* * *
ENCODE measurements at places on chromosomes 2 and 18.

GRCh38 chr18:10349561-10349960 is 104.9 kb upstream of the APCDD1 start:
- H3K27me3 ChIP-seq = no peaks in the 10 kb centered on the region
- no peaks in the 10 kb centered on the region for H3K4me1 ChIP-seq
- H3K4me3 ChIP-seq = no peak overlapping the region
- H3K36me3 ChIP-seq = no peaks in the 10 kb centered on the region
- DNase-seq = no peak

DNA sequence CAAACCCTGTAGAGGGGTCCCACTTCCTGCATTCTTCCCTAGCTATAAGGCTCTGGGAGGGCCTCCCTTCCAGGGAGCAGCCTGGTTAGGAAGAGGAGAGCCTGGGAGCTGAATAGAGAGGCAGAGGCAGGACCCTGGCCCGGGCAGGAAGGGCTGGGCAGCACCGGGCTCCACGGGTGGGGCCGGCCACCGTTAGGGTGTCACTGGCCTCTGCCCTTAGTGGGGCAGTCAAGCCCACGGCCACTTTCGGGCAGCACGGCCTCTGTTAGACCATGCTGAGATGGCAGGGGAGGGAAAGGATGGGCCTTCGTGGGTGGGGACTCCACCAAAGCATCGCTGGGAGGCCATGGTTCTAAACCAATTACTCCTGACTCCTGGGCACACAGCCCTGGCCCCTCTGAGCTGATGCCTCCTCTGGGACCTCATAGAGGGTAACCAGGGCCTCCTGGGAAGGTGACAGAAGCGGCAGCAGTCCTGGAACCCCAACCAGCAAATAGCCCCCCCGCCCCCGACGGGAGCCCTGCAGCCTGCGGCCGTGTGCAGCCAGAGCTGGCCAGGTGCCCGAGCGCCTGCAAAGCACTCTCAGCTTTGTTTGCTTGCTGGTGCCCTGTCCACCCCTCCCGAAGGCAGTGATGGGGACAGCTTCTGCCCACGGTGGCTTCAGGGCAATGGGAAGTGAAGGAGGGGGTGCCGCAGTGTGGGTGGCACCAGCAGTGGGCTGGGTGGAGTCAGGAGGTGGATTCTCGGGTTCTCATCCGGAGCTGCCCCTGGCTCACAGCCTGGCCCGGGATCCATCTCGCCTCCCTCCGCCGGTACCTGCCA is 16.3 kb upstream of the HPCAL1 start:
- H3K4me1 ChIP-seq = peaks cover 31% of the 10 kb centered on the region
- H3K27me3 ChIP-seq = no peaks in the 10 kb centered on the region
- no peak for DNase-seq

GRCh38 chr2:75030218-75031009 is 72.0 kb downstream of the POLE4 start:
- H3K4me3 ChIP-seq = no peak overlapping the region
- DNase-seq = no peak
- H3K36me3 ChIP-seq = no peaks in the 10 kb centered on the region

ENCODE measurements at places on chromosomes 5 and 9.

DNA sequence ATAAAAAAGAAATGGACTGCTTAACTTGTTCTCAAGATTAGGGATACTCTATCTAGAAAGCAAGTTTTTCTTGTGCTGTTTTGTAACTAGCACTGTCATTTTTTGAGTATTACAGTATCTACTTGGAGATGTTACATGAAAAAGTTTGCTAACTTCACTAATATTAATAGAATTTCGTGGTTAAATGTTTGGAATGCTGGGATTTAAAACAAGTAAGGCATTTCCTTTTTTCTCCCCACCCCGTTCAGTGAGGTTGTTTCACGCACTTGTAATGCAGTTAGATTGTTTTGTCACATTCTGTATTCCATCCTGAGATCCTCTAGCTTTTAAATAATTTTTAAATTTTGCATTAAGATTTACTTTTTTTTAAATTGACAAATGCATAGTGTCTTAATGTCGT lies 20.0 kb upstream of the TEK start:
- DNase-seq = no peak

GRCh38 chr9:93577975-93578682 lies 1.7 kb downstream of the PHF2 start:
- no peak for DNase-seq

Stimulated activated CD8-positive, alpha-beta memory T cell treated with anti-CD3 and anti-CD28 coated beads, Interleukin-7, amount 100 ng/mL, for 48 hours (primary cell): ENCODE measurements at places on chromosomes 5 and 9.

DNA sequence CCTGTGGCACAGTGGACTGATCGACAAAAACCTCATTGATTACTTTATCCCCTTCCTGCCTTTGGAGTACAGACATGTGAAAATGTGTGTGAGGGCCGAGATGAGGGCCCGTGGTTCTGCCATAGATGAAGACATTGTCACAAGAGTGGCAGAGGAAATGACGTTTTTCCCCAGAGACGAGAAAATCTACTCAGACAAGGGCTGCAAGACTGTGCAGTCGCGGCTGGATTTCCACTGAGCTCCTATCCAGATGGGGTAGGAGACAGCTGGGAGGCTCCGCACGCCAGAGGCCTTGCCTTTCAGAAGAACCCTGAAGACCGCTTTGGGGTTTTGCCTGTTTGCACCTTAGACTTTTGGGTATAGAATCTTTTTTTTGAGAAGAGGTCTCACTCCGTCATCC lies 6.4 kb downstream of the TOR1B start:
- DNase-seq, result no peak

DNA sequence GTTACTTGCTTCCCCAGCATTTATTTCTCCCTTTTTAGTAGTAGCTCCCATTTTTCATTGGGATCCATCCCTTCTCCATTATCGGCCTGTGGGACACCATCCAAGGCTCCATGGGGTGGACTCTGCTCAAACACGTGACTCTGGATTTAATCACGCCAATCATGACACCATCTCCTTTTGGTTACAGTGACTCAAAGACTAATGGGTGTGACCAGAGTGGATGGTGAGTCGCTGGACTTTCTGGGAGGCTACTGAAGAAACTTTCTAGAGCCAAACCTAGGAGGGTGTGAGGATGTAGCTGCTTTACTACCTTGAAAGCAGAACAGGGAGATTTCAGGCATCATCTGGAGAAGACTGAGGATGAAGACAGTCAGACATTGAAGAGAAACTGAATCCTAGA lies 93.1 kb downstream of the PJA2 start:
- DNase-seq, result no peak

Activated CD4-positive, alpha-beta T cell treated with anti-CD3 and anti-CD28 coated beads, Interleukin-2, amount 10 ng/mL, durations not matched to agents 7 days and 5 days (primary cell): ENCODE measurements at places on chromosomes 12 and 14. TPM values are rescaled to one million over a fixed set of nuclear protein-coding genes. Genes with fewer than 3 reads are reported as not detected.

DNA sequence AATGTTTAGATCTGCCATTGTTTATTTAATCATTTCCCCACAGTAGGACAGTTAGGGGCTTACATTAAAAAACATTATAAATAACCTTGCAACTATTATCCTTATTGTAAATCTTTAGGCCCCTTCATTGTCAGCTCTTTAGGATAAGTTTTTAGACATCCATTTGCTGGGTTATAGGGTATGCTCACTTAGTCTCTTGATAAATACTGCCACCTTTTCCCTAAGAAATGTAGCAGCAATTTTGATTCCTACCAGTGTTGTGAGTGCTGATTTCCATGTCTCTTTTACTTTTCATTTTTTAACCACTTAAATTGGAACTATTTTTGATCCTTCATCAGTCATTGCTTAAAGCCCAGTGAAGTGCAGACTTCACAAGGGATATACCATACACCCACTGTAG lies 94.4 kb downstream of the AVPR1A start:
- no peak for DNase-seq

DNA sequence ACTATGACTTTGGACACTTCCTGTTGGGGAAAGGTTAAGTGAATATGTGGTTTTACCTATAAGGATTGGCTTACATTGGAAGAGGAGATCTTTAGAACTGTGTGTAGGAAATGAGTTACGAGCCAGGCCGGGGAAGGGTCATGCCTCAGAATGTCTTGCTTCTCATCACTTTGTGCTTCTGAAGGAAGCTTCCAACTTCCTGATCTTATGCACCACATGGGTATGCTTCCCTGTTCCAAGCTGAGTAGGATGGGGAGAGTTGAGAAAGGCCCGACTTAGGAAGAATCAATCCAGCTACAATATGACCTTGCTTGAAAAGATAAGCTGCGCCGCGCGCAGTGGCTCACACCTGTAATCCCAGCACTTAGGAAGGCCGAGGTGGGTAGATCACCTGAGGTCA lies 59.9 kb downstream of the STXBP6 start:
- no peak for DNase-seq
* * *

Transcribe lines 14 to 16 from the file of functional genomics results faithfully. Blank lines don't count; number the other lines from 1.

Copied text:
- DNase-seq = no peak
- H3K36me3 ChIP-seq = no peaks in the 10 kb centered on the region

ENCODE measurements at places on chromosomes 5 and 9.